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How Bert and Ernie Let Big Bird Down
My childhood has long since passed, but I’m still carrying around a burden of anger and frustration that I’ve never taken the time to fully articulate. Yet despite all of those years of repression, my silence can no longer be contained. You see, I recently rediscovered the source of these negative feelings when I decided to re-watch the 1985 cinematic classic, Sesame Street Presents: Follow that Bird.
Don’t mistake my meaning, because I love that movie. I’m not saying it’s a bad film. As children’s movies go, it’s actually quite an exceptional film.
For those of you who are unfamiliar with this title, the story of Follow that Bird centers on Big Bird’s quest to find the place where he truly belongs. A social worker named Miss Finch convinces Big Bird that he would be far happier living among “his own kind”. Upon Miss Finch’s insistence, Big Bird reluctantly agrees to relocate to Ocean View, Illinois to live with a family called the Dodos. Soon after his arrival in Ocean View, Big Bird realizes that the Dodos make him profoundly unhappy, and so he sets off alone on foot to find his way back to Sesame Street. News of Big Bird’s disappearance makes national headlines, and his friends from Sesame Street band together in search teams and set off down the road hoping to find him.
The plot is a solid, emotional story featuring an ensemble cast full of lovable characters, and strong antagonists who teach children the difference between right and wrong. The main antagonist of the movie, Miss Finch, really does seem to have Big Bird’s best interests in mind, but she is condescending, offensively paternalistic, and a proponent of racial segregation.
Then you have the members of the Dodo family who posses no intellectual curiosity or imagination, who completely disregard Big Bird’s interests and feelings, and who are racially prejudiced against non-birds.
And finally you have the Sleaze Brothers who are … well, sleezy. They’re crooks, and con men, and unconscionable kidnappers.
But here’s where all of my childhood anger and frustration start to creep in. There are two members of the principal Sesame Street cast who, despite their good intentions, very much qualify as antagonists during Big Bird’s journey home. They are selfish, irresponsible, and completely remorseless in their reckless behavior. Worst of all, nobody in the film ever calls them out on this. I am referring, of course, to none other than Bert and Ernie.
When news reaches Sesame Street that Big Bird is walking home from Ocean View, Illinois, Bert and Ernie volunteer to join the search. They team up (naturally), and fly out in what appears to be a WWI-era plane. Sometime during the middle of the movie, Bert and Ernie are flying around, and they actually spot Big Bird walking in a field. Bert instructs Ernie to “do something” to let Big Bird know that they’re flying above him. Ernie, thinking fast, steers the plane low to the ground as if he were about to strafe the field with bullets, and then swoops dangerously close above Big Bird’s head. Unsurprisingly, Big Bird is freaked out, and he throws himself to the ground in fear for his life.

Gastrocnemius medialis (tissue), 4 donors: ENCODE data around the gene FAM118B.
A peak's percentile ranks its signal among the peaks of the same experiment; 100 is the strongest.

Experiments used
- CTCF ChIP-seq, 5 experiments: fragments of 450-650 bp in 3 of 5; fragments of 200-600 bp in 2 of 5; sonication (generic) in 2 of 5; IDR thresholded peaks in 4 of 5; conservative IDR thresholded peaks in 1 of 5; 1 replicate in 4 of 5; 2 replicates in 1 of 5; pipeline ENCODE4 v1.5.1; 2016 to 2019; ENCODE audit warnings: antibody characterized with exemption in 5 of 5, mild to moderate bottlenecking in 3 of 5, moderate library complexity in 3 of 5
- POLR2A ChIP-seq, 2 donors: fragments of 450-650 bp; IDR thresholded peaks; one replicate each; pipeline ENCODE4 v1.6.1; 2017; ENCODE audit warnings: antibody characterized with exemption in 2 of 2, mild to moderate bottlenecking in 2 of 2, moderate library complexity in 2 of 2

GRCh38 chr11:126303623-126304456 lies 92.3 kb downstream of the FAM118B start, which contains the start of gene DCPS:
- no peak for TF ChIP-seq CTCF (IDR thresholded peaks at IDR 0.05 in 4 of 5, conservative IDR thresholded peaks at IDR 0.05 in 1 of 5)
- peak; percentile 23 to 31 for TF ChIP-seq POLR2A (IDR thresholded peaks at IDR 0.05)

After Ernie pulls the plane back up to a flying altitude, he takes his eye off of Big Bird, turns the plane upside down, and then starts to sing a song about how much fun he’s having flying the plane upside down. Bert, the voice of reason between the two, tells Ernie to stop screwing around. Still, the singing continues, and eventually Bert loses himself in a moment of temporary insanity, and he contributes his own fun-filled verse to the song. Once the song is over, Bert and Ernie realize that they’ve lost sight of Big Bird, and they bicker among themselves while trying to assign blame to each other.
That was Bert and Ernie’s one chance to rescue Big Bird before any real harm came to him, and they blew it miserably. The only thing that Ernie accomplishes with his stupid aerial acrobatics is to terrify Big Bird. Worse still, both Bert and Ernie get completely absorbed in fun and games, and they forget all about their mission to bring Big Bird home until it’s too late. And what happens next after this failed rescue attempt in the field? Big Bird, who is only a six-year-old fledgling, is subsequently kidnapped and imprisoned by the Sleaze brothers, and is forced into slave labor as a singing bird in a carnival attraction.
Seriously, Bert and Ernie, what the hell? You guys had one job.
As the only search and rescue team equipped with an airplane, Bert and Ernie had some of the best chances of finding Big Bird. They came so close to reuniting with Big Bird and bringing him home, but they got sidetracked by pursuing their selfish whims at the worst possible moment. Yes, I admit that “Upside Down World” song is catchy — but it’s all fun and games until you realize that while you were busy singing, your six-year-old friend was being abducted and exploited by bad people.
Screw you, Bert and Ernie. You never showed an ounce of remorse for that incident in the field, and you never took responsibility for all of the harm that came to Big Bird beyond that moment. You didn’t even apologize to Big Bird at the end of the movie for being such monumental fuck-ups. You just stood there and smiled during Big Bird’s homecoming to Sesame Street without saying a word. You know what? Today’s episode has been brought to you by the number 2, and the letter “A”, as in, “Bert and Ernie are Two of the biggest Assholes living on Sesame Street.”
Welcome home, Big Bird. I suggest you choose some better friends.
30 Minus 2 Days of Writing (2014)
A painful exercise in forced inspiration brought to you by
“We Work for Cheese“